How is technology changing travel in the Middle East?

by  — 24 July 2014

Technology has changed the way people plan and book their holiday. But what do young travellers expect from a hotel once they arrive at their destination from a technological perspective? They expect hotels to be equally tech-savvy, offering high speed Wi-Fi, mobile workspaces and more recently, mobile check-in, writes an expert in the travel industry, Neal Jones.

Millennials’ (those born between the early 1980s and early 2000s) desire to be connected even during travel is forcing the hospitality industry to adapt and cater to their needs. (Image Corbis)

Millennials (those born between the early 1980s and early 2000s), have grown up, with technology at their fingertips, they are now travelling the world over, and expecting an easy travel experience with as little disturbance as possible to their daily routine. From a business standpoint, this group will comprise 75 percent of the global workforce by 2025; like their personal experiences, they expect business travel to be equally easy. In the Middle East, this desire is no different.

According to a report by Viacom, millennials are a more influential segment in the Middle East than in other parts of the world. Globally, millennials count for 34 percent of the total population on average, whereas in the Middle East, it is 48 percent, almost half the entire population. Brought up in growing economies, working millennials in the region have become accustomed to the latest technology trends and are considered early adopters of both the latest tech products and online experiences.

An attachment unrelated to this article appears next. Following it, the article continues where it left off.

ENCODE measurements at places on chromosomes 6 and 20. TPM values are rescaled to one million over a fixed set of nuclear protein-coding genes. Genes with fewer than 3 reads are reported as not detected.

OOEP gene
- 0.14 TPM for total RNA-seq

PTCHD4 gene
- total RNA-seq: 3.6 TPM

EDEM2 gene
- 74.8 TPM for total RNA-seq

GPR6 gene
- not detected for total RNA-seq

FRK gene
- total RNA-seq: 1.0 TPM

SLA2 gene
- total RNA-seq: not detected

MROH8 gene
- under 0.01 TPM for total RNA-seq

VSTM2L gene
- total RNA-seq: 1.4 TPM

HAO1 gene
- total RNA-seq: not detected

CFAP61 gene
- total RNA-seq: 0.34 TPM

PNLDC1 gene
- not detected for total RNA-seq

They are also more addicted to the Internet than in other countries; 55 percent of millennials in Egypt would rather stay at home than go on holiday without access to the Internet. In Saudi Arabia, this figure is 39 percent. In addition, more than four in five individuals based in the Middle East stay connected wherever they travel. In order for the travel industry in the Middle East to thrive, it is imperative they understand this group’s value, spending power and technology habits.

Here is another reason why: according to a study by Concur, nearly 90 percent of business travellers use mobile apps and 62 percent use them on every business trip, with 89 percent stating that mobile apps improve their travel experience. As a result, businesses in the travel industry are revamping their offerings across the board to cater to this generation and in turn get a larger slice of the business traveller market.

At any given moment, today’s global traveller may want to take a personal call, handle a business meeting or host a social gathering. Given this new set of expectations, a hotel’s public spaces have to evolve their design to accommodate the diverse needs of all of its guests, often at the same time. And the change does not stop there. As a result of this demand, hotels in the region are now offering free Wi-Fi in public spaces, personalised apps, and much more. While some are clearly at the top of their game when it comes to catering to the tech-minded, the overall travel industry still has a long way to go in order to become fully compliant for this generation.  

Businesses in the industry need to strive for digital parity to take full advantage of this powerful generation; 24/7 access is no longer an option, it is a must.

Neal Jones is the chief sales and marketing officer for Middle East and Africa at Marriott International.

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